Tuesday Sep 28 2010
Editor's View: Day at the office takes editor afar
By: Don Chaddock, Telegraph Managing Editor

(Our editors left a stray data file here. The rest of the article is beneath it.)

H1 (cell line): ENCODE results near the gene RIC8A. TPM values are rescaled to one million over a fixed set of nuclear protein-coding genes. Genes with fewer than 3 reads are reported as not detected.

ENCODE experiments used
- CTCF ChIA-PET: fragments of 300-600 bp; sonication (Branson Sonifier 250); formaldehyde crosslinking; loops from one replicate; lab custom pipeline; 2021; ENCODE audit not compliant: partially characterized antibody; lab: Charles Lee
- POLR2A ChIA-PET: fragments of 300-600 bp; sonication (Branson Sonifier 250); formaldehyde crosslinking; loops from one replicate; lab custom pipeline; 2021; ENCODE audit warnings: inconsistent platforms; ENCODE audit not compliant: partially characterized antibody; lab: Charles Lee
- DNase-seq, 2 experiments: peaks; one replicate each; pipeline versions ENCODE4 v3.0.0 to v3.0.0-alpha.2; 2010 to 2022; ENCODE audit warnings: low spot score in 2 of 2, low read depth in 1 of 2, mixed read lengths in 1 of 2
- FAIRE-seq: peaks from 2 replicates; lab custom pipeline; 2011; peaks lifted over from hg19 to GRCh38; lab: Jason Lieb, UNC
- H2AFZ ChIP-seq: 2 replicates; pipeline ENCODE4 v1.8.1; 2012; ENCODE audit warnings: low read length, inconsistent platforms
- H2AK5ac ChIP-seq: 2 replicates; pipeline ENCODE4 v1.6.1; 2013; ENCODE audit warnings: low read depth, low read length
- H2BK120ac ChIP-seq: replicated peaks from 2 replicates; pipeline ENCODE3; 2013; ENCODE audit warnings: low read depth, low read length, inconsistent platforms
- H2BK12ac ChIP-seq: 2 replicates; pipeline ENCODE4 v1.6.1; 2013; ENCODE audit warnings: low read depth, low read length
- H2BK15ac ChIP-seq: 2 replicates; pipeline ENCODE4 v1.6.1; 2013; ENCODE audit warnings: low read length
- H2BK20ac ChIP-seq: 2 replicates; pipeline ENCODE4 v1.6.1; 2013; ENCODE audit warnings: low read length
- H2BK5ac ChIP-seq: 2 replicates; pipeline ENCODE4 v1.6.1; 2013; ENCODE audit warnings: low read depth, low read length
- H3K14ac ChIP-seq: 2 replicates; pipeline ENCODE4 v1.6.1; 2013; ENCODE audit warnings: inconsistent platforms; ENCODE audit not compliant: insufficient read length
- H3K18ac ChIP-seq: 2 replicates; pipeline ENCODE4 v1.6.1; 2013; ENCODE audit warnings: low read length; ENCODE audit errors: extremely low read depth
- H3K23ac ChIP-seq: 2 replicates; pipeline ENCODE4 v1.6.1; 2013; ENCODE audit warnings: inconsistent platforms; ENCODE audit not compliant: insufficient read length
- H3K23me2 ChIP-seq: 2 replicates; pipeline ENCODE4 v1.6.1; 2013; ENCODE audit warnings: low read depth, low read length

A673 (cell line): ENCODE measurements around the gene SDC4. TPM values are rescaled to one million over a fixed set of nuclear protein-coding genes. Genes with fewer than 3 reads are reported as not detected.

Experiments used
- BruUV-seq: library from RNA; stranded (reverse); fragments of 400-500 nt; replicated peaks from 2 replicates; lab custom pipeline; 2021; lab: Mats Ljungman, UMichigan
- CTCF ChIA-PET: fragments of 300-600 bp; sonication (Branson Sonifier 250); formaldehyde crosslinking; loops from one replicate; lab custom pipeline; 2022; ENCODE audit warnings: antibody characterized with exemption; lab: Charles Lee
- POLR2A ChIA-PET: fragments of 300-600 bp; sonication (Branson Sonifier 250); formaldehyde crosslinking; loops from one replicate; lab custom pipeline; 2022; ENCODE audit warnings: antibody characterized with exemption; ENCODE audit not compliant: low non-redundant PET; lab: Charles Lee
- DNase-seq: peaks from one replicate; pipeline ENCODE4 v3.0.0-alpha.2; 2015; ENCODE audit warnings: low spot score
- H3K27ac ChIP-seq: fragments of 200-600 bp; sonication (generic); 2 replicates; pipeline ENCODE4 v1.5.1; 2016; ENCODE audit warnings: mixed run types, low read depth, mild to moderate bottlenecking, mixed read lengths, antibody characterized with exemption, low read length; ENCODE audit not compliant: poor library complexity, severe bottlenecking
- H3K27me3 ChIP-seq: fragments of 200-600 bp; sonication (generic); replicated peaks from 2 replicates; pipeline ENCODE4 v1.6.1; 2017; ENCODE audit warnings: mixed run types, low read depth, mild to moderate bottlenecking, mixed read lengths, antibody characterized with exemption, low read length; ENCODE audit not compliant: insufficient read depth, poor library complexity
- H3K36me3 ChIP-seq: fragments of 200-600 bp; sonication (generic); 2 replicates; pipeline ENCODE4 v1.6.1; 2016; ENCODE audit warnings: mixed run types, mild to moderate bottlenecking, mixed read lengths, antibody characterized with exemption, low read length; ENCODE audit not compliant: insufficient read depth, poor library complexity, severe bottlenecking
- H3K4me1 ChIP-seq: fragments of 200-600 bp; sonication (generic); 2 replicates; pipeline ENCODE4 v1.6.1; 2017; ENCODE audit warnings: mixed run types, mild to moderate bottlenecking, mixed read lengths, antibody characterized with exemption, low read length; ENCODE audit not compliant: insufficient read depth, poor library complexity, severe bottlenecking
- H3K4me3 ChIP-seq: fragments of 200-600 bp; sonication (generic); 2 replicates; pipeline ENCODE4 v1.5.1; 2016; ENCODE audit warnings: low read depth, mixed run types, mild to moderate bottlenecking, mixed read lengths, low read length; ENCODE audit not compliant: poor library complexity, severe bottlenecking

Sometimes, the job of an editor takes me outside my comfort zone. That’s the zone that includes a steaming pot of hot coffee, my comfortable desk chair and e-mail. That’s the zone that also includes air conditioning and my coworkers. Last week, this intrepid desk jockey found himself in an RV with state senate candidate Roger Niello, trudging through waist-high star thistle with Alan Ehrgott and Noelle Robinson, sipping coffee with five school district superintendents at Bella Bru in El Dorado Hills, enjoying a barbecue dinner with local Interact and Rotary members at the new Play for All park in Folsom and eating lunch with the Folsom High School Principal Kathryn Allaman and amateur filmmaker Craig Covello to discuss a documentary they’ve made that will make its big-screen premiere this week (see story on page A11). It was a busy, but satisfying, week. Let’s talk about that new stretch of trail opening up Oct. 1. Thanks to the good folks at the American River Conservancy, the trail system comprises 25 miles and offers some breathtaking scenery. While Ehrgott drug me to the top of a hill through the aforementioned thistle, hikers will not have to brave such dangers. That was an off-trail exercise to allow me to see the trail system from a decent vantage point. The trail hugged the rushing South Fork American River while Ehrgott pointed out areas of interest, such as where they filmed parts of “Memoirs of a Geisha.” Ehrgott fell in love with the river years ago when he operated a tourism business. He saw the river canyons from a much better vantage point than I ever could — a hot air balloon. “I would ride over this canyon,” he said. “I’ve seen some amazing wildlife encounters.” He said he saw a cougar chase a deer, only to stop dead in its tracks when the big cat came to the water’s edge. “I guess it didn’t want to get wet,” he laughed. “I saw a bear lumber across a hill. We’d hover above a cottwood tree and see a ringtailed cat. It would look up, be startled to see us, and have to climb up the tree to get out. It was amazing.” He said he’s proud of the work the conservancy has done. “For me, it’s knowing this corridor is protected. It goes from the Folsom State Recreation Area all the way up to the Forest Service,” he said. Well said, Alan. And as a regular hiker, I say thank you for spending three hours with this ink slinger. Don Chaddock is the managing editor of the Telegraph. He can be reached at firstname.lastname@example.org.